1. Regarding the NRA, I regard it as an example of the "tough steak" syndrome: it's just good enough that one wishs it were better.

    My last biannual membership expired 3 years ago, and I haven't yet renewed it. That, despite the periodic and breathless letters reminding me that "there's still time if you act now!"

  2. Something about the NRA working to pass the 1934 NFA, The 1968 GCA, the 1986 FOPA, and the support of the 'bumpstock ban. All that kind of puts a wet blanket on the 'second amendment support group' that they try to pander to their members and the public.

  3. I renew my membership every five years at the cheap rate.
    They do good work in the area of firearms training and instructor certification.
    Their Eddie Eagle program is top notch and should be mandatory in every public school.
    But I ignore all of their begging letters, and they've pretty much given up ever calling me by phone again after my rant about respecting my national do not call registration.
    If I'm of a mind to donate I do so with GOA or my local Bama Carry group, not the money grubbers at the NRA.

  4. The gun control war has changed materially, with Bloomberg leading the attacks in individual states. How they got their major victories in the last few years was by targeting states instead of the Federal level. There's a variety of reasons for this, but it partly comes down to the election after the AWB of '94 and the Evil party getting their clock cleaned. They decided it wasn't a winning issue on the national level. Even now, I'm of the opinion that the only reason they're introducing a host of bills is for fund raising.

    That argues that what we need, since we don't have a freedom-loving billionaire who can counter Bloomberg's spending, is state by state campaigns in addition to the national presence. I'd say no state is safe. Here in Florida, we've had three years in a row where so-called "A-rated" Stupid party (R) politicians have sold us out.

    As for the junk mail, I was a member of the IEEE (Institute of Electrical and Electronics Engineers) and they far exceeded the volume of mail from the NRA. Virtually anything from the NRA automatically goes into the recycling bin, although I have to confess I enter some of their "win eleventy-seven guns" contests.

  5. As far as I am concerned, the NRA sold us out with their support for a bump stock ban. That opened the door for more restrictive gun control laws. The top of the NRA is bloated with highly paid people who seem more interested in their position than ours. Wayne needs to go. I am supporting GOA and OFF as I am retired and have very limited income to spare. I, too, was disgusted with the endless phone calls and mail begging for money, which I finally stopped after calling them directly to knock it off. All that money spent begging should be deducted from high salary administration creatures.

  6. Been around weapons since before I was born and all the way up to today. My dad and his dad and his dad were the same way. None of us joined the NRA and I suspect it had to do with their loathing of FDR and his NRA of 1935. The label stuck. The Blue Eagle NRA.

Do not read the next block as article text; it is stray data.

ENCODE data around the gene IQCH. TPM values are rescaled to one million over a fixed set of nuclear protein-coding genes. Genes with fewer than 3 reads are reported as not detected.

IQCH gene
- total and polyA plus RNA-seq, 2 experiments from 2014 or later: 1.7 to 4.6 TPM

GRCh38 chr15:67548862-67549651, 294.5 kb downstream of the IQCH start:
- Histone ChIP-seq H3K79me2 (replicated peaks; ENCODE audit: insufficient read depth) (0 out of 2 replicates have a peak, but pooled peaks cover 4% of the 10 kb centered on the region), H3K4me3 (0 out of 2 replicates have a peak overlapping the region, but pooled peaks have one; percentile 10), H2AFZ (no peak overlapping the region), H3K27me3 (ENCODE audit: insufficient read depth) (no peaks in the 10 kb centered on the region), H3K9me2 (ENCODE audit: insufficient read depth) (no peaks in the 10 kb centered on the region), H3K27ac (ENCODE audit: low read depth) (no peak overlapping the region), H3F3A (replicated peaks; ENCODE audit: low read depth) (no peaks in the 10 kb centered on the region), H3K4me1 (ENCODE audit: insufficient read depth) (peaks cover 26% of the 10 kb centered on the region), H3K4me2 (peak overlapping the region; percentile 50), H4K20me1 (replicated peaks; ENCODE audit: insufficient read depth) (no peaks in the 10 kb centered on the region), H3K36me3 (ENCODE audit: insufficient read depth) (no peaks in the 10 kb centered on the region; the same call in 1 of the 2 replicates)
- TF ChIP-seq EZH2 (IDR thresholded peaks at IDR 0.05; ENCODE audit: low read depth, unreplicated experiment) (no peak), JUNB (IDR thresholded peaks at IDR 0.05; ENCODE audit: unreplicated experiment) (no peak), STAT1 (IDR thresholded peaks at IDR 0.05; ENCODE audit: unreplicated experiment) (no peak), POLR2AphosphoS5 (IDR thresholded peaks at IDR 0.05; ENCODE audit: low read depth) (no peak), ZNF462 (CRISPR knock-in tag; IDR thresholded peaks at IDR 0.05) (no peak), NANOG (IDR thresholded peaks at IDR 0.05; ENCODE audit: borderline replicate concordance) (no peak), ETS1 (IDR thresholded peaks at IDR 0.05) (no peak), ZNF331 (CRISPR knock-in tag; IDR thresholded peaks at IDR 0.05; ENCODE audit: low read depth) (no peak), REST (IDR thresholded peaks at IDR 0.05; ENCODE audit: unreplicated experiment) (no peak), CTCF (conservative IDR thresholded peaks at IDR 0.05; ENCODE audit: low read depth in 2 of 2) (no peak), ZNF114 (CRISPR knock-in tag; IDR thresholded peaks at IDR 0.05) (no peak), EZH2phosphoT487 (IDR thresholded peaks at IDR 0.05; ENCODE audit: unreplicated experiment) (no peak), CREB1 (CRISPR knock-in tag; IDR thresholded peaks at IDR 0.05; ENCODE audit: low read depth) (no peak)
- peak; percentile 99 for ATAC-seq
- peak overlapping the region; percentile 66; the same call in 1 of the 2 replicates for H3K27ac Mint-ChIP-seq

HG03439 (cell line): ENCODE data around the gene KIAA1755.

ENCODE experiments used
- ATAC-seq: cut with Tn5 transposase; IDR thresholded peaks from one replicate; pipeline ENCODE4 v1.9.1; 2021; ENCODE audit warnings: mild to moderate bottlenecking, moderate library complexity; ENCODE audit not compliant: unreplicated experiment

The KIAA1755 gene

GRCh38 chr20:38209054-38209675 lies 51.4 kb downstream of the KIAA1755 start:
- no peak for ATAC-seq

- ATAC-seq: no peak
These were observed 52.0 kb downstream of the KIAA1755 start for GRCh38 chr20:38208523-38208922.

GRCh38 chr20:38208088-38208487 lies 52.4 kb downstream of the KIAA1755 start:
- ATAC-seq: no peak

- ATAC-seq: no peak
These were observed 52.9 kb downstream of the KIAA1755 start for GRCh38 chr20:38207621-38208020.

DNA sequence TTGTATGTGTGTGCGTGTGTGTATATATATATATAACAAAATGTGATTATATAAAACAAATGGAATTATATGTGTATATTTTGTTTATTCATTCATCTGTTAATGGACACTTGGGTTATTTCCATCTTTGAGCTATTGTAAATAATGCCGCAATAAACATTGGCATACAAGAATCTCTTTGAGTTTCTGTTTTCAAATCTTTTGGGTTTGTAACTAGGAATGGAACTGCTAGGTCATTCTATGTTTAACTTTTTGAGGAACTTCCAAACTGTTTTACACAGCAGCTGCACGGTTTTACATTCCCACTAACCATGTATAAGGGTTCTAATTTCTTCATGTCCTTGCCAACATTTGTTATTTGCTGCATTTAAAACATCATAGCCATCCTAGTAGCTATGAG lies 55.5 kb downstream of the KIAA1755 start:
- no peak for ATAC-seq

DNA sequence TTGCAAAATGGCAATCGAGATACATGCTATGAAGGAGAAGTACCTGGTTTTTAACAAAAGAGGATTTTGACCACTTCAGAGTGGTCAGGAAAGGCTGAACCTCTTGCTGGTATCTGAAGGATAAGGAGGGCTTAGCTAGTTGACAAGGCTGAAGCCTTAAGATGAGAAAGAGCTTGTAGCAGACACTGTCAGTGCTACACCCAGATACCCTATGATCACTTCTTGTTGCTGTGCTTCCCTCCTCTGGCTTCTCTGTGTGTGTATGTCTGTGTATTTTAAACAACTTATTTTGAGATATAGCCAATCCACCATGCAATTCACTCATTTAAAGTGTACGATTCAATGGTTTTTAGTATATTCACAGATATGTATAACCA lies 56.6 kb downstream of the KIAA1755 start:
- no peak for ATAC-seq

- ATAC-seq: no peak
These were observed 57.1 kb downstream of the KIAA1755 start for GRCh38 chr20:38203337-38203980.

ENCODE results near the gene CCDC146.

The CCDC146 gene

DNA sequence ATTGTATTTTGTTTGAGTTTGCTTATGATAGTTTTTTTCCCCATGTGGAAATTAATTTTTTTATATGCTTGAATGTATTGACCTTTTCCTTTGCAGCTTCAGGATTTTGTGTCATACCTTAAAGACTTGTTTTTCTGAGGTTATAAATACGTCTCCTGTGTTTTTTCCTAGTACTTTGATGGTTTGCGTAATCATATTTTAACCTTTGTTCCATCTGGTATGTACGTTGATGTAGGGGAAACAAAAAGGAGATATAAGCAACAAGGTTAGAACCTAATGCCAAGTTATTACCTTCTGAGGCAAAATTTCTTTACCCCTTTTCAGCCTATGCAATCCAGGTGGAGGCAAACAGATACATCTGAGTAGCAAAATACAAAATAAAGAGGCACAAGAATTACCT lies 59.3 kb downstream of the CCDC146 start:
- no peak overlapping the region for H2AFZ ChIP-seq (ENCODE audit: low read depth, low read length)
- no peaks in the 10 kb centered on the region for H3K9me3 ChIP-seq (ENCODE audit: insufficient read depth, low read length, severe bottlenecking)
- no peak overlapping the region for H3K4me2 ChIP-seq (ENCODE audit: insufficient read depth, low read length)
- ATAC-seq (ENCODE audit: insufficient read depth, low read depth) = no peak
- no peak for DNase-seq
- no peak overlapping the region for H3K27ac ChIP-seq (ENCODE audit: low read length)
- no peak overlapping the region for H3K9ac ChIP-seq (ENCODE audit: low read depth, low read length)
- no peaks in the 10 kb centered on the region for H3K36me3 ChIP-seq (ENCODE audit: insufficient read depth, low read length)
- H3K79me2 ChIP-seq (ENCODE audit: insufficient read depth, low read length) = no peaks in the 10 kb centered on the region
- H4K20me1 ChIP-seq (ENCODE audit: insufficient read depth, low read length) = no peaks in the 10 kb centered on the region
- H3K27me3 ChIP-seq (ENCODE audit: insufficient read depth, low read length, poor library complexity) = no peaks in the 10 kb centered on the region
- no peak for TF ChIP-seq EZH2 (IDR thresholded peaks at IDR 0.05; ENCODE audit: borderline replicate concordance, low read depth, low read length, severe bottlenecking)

Me? I just didn't care to fund an organization to lobby Congress at my expense to support something I owned and couldn't be taken away without a change to the Constitution. It looks like I pretty much read them right since they never stirred themselves one particle in that direction. They look like the AM Red Cross which, like UNESCO spends about 90% of their revenues on overhead and admin expenses.

  7. The NRA is good for one thing in this fight – lobbying Congress. They don't even try to work in the courts, because they're terrified of losing and setting a bad precedent.

    Their other good works include safety and marksmanship training. Their youth outreach program is laughable. Why the NRA isn't actively involved in airsoft, paintball, and Nerf competitions is completely beyond me. There is a growing international market in precision, high powered (relatively) air rifles. Where is the NRA presence?

    When an NRA membership will get me 5% off at AirsoftGI or Pyramid Air, then I will consider them to be serious.

    1. Actually that sounds like a good idea. So how about we spearhead the effort? Somebody needs to head it up. If we join we could be unopposed.

  8. What other people said. And their listing of local and state politicians is laughable. Just look at all the A+ rating politicos who curb-stomped our gun rights in Florida after Parkland, where the State Constitution has it's own version of the 2nd Amendment. Rod Scott, the only reason I voted for you as Senator is because Bill Nelson should have been shark chum 20 years ago, you feckless idiot and pandering poultroon.

    Yes, the NRA does a lot of national lobbying stuff, that's nice. Now, draw a friggin line in the sand and say 'Enough' and 'We want our rights back' and push for it. There are enough rich NRA members that as a consortium, the organization could out-spend and out-voice the Bloombergs of the world.

    But, well, that's the problem. Conservatives only react to smash and fix a specific problem, then go back to their daily lives. Cons don't turn causes into a live mission like leftists do. So we react and smash and fix this hole, that hole, the other hole, when we should be replacing the whole damned structure.